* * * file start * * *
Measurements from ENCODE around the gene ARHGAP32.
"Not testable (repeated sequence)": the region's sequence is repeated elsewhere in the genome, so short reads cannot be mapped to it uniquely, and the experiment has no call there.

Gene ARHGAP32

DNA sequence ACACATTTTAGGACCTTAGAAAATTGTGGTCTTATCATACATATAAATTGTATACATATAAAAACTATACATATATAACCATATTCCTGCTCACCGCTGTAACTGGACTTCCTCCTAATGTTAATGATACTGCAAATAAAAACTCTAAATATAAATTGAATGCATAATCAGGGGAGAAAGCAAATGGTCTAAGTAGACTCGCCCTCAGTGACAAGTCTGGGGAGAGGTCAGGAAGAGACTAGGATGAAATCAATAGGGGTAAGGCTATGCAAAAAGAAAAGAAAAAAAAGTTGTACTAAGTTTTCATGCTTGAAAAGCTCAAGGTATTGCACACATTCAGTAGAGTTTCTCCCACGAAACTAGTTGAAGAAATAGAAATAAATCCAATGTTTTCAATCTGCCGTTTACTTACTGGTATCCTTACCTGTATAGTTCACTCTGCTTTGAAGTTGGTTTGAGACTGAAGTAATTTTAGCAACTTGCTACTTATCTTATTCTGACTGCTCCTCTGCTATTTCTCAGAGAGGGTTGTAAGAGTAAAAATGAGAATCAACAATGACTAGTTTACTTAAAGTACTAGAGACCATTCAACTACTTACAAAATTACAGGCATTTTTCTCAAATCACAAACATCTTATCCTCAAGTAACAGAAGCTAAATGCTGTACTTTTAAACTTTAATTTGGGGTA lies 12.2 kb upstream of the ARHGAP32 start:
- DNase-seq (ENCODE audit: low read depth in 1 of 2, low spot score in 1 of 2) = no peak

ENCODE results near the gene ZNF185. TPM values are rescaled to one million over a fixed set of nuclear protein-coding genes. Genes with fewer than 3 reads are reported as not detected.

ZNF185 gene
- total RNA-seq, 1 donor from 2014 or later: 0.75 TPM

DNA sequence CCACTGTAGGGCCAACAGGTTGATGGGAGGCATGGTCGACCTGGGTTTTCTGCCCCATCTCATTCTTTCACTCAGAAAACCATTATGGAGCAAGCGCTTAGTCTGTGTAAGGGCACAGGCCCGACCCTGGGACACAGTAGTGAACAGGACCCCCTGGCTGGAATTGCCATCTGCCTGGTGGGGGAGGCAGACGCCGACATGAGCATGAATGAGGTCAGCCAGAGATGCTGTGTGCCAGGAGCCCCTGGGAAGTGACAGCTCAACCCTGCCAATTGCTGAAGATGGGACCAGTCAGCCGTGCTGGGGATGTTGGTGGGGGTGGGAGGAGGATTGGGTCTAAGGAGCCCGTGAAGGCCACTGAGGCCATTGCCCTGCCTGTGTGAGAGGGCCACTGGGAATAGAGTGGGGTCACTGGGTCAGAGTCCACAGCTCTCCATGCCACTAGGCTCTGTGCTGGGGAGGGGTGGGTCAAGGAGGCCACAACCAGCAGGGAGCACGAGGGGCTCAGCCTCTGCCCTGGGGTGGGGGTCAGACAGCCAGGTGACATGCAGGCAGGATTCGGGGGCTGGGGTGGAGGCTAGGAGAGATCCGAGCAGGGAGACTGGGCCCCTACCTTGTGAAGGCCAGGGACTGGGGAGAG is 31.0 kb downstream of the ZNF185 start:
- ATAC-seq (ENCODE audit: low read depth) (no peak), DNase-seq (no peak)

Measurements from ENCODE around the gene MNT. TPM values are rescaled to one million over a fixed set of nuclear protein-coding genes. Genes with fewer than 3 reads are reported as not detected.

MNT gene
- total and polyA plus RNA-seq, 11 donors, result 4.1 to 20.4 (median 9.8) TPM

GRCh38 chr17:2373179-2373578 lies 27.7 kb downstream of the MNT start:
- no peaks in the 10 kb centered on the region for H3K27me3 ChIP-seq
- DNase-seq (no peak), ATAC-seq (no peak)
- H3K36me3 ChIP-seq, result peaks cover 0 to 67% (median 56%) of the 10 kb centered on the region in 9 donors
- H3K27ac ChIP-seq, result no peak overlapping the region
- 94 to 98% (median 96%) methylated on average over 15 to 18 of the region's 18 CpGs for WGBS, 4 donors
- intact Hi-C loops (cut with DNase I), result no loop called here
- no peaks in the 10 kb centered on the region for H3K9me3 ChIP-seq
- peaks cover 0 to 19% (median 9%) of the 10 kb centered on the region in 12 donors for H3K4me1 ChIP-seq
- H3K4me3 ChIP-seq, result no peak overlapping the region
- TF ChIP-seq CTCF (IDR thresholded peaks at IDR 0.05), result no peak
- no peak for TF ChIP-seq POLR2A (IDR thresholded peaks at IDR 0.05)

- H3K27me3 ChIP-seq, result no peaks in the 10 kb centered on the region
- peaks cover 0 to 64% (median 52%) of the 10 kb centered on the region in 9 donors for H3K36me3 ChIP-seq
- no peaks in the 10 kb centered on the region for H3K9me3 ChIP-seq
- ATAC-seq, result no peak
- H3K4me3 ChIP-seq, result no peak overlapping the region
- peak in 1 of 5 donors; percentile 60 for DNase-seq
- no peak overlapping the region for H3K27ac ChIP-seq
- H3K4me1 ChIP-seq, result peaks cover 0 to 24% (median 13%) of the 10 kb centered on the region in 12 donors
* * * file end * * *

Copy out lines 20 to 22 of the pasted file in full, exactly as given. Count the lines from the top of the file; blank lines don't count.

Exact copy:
- intact Hi-C loops (cut with DNase I), result no loop called here
- no peaks in the 10 kb centered on the region for H3K9me3 ChIP-seq
- peaks cover 0 to 19% (median 9%) of the 10 kb centered on the region in 12 donors for H3K4me1 ChIP-seq